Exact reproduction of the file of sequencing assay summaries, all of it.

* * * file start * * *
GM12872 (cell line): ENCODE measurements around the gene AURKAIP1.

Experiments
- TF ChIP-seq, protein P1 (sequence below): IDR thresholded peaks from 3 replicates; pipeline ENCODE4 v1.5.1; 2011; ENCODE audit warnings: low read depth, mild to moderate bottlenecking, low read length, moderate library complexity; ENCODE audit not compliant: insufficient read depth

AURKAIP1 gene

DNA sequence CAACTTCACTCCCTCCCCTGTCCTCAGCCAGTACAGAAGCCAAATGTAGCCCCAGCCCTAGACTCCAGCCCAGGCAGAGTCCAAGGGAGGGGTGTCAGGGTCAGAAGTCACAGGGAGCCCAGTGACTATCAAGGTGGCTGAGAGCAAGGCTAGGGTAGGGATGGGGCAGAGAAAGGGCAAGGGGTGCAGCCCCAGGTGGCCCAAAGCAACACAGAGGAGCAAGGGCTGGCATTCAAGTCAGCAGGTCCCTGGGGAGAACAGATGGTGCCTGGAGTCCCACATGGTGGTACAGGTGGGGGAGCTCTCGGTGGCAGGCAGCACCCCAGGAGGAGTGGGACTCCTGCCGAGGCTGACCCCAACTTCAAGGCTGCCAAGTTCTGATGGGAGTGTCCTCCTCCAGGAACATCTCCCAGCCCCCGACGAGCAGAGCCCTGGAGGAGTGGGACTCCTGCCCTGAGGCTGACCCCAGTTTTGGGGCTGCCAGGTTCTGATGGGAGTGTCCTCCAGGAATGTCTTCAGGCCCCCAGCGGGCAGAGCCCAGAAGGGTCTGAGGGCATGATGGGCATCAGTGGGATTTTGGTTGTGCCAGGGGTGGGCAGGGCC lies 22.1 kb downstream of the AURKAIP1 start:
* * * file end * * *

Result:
GM12872 (cell line): ENCODE measurements around the gene AURKAIP1.

Experiments
- TF ChIP-seq, protein P1 (sequence below): IDR thresholded peaks from 3 replicates; pipeline ENCODE4 v1.5.1; 2011; ENCODE audit warnings: low read depth, mild to moderate bottlenecking, low read length, moderate library complexity; ENCODE audit not compliant: insufficient read depth

AURKAIP1 gene

DNA sequence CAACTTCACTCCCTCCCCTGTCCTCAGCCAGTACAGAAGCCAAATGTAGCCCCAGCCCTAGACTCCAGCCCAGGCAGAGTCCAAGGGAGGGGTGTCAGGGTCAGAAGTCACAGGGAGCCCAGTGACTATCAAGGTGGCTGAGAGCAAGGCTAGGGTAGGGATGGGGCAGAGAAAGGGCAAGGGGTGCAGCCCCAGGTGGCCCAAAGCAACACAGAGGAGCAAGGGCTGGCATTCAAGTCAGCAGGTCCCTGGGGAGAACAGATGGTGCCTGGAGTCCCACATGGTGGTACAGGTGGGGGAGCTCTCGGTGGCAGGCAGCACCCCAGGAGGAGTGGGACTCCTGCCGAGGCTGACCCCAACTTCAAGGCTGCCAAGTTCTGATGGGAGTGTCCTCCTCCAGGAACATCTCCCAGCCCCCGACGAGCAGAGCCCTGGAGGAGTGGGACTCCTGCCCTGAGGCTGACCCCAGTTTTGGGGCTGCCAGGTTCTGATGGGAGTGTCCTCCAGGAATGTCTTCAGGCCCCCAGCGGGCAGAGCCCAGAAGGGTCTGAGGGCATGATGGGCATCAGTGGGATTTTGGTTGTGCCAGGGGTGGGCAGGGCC lies 22.1 kb downstream of the AURKAIP1 start: